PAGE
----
Newly appointed minister visits BAMSI North Andros
Newly appointed Minister of Agriculture and Marine Resources Michael Pintard while on an official visit to the Bahamas Agriculture and Marine Science Institute’s (BAMSI) North Andros site recently told some 200 employees of the institute that he holds a different notion of what BAMSI should be than what has historically been shared.
The visit was part of the minister’s mission to understand the role and operations of BAMSI and to familiarize himself with staff members. It included stops at BAMSI’s research and tutorial farm, school campus and other related offices and entities.
Pintard, who also shared part of his vision for food security and import substitution opportunities that exist within the agriculture and marine resources sector, noted that going forward some operations would be fundamentally different. The changes would come, he assured staff members, after research and discussions with strategic players, including former Minister of Agriculture Renward Wells, board members and senior management. He told the team that in short order he would sit with them and share the new strategic way forward. He also challenged the North Andros staff to be excellent in execution of their jobs.
Pintard, who studied agricultural economics at McGill University, said at that stage of his academic development it became clear that a lot of the agricultural concerns that sometimes hindered the development of the sector are political in nature. Policymakers sometimes lacked the will and vision to make the marine resources and agricultural industries work at an optimum level. He also noted that as with the tourism sector, many workers confused service with servitude and that agriculture’s close entanglement with the slave era had cast a deep stain on the sector, causing the younger generation to disengage and turn away from opportunities provided in the industry.
“I keep in mind the reason I was motivated to study agriculture, it was about changing the condition of our people. We are going to increase not just food production, but the production of non-food items as well. And remember, BAIC is an integral part of this ministry also,” he said.
Accompanying the minister was Parliamentary Secretary Carlton Bowleg, who is also the member of Parliament for North Andros and the Berry Islands. Representing BAMSI was CEO and General Manager Alaasis Braynen, and members of the public relations and IT teams.
Highlighting the institute’s mission to formulate a sustainable food security plan and introduce initiatives that will help reduce this nation’s $1 billion food import bill, the group toured the Lan’ Crab Cafeteria, Organic Solar and the research division, including the campus facilities and the BARTAD building, which are headed by Executive Director Dr. Raveenia Roberts-Hanna. While at the latter location, Registrar Deanne Williamson introduced Pintard and the delegation to the support staff and led them on a tour of the classrooms and labs. The group also visited the packing houses where Pintard was able to witness the post-harvest procedures that are implemented to ensure the produce is properly prepared for shipment to New Providence.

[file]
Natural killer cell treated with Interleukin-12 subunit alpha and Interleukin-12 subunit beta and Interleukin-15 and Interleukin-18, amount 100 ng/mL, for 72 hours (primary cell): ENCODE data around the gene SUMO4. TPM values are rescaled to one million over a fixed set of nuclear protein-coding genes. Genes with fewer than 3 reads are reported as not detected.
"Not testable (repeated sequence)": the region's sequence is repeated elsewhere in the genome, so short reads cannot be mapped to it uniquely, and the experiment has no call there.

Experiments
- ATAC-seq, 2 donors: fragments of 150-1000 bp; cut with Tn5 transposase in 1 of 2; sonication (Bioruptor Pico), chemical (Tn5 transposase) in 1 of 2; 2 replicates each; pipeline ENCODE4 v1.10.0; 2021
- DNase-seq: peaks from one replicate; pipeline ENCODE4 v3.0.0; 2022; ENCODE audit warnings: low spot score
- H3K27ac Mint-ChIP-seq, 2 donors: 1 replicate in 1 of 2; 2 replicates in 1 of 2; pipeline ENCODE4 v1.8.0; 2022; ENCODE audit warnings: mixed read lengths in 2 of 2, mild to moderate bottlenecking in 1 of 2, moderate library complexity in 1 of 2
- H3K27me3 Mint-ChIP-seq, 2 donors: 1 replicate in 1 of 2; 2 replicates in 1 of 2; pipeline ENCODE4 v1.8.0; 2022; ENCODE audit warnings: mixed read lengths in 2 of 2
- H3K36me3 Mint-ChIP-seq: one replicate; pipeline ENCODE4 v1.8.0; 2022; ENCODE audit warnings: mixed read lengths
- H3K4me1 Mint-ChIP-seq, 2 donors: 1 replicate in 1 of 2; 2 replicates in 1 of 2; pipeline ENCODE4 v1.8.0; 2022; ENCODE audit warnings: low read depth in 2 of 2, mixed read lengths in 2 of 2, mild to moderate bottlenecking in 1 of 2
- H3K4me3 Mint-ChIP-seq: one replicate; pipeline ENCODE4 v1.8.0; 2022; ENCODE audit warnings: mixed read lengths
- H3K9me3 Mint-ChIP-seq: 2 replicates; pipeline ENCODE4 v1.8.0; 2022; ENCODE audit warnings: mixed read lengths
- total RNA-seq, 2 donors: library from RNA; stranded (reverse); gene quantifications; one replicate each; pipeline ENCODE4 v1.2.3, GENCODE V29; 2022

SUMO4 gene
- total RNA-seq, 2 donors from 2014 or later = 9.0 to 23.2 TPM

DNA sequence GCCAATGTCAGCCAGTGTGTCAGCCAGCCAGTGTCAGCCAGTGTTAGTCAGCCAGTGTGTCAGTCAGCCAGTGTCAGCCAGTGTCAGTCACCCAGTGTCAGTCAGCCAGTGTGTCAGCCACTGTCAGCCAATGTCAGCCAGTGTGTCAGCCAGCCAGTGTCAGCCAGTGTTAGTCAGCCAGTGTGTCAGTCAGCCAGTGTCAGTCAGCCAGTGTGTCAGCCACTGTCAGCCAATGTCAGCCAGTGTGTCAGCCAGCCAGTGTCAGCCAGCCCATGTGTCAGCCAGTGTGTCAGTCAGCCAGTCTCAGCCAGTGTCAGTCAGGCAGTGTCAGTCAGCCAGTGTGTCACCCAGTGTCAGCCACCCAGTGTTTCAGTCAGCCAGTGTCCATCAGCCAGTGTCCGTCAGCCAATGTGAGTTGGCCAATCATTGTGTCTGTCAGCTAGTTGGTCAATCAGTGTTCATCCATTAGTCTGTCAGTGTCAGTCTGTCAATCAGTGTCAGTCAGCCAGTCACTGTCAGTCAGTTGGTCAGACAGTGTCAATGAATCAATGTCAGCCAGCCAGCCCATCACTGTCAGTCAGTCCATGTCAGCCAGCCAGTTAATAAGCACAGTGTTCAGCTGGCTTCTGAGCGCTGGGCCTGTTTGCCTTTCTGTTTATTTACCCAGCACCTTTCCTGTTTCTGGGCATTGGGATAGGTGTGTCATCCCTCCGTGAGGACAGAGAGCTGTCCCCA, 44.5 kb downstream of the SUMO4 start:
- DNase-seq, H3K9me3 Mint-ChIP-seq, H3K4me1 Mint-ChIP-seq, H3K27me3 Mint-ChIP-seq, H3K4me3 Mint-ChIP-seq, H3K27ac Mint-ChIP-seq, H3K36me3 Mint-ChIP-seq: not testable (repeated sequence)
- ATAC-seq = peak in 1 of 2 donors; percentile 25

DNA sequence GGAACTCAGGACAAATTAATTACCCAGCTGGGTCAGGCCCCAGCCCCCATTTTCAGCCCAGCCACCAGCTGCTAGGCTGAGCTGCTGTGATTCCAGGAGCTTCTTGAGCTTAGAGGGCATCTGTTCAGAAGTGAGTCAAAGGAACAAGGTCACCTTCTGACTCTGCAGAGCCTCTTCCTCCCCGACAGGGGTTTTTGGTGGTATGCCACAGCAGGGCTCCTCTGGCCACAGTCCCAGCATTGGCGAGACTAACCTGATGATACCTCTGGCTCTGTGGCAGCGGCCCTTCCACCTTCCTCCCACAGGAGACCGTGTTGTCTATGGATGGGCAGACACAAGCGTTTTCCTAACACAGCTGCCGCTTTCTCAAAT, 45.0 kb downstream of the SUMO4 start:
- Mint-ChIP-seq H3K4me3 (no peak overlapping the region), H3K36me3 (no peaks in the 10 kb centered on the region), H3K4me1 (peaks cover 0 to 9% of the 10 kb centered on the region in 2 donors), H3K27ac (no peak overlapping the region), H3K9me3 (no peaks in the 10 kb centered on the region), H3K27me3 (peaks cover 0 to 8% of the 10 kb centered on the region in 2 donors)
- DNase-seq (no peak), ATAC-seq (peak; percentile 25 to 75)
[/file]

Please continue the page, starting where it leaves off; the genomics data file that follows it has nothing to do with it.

The tour also included the research and tutorial farms, with the minister visiting a number of sections including where there were bananas, citrus fruits, papayas, coconuts and pineapples. He also stopped at the Livestock Unit, which currently houses 500 sheep and goats.
This part of the tour highlighted BAMSI’s ability to impact the island’s economy and to support young Bahamian entrepreneurs. As part of the feed protocol, BAMSI’s livestock feed includes grass grown hydroponically by Cerone Dean, proprietor of Organic Solar. This technology is changing the way livestock is fed in the Bahamas by producing organically grown, non-GMO feed.
“Opportunities exist, why are we not taking advantage of it? Government’s role, as should be BAMSI’s role, is to facilitate. Allow those who do it well to do to it, especially within the private sector,” Pintard said.
“The workforce can be an incubator – if you’re getting it right in banana production, help the private sector get it right”.
Pintard also mentioned Cerone Dean’s Organic Solar operation.
“How do we help him duplicate what he is doing multiple times over so that he can grow. That is our role in government,” the minister said.
“For some of you, you only needed a brief stop to catch yourself and then pursue the thing that is your passion. You may be interested in shrimp farming, [BAMSI] is the place to learn about it.”
Bowleg, who had the opportunity to address the delegation and staff, shared his support for BAMSI. He reiterated the government’s position that it is critical the nation arrives at an acceptable level of food security.
“We eat what we grow and grow what we eat,” he said.
The minister also commented on Bowleg’s almost unique relationship with his constituents, saying that he had gone out of his way to create employment opportunities for the people of North Andros.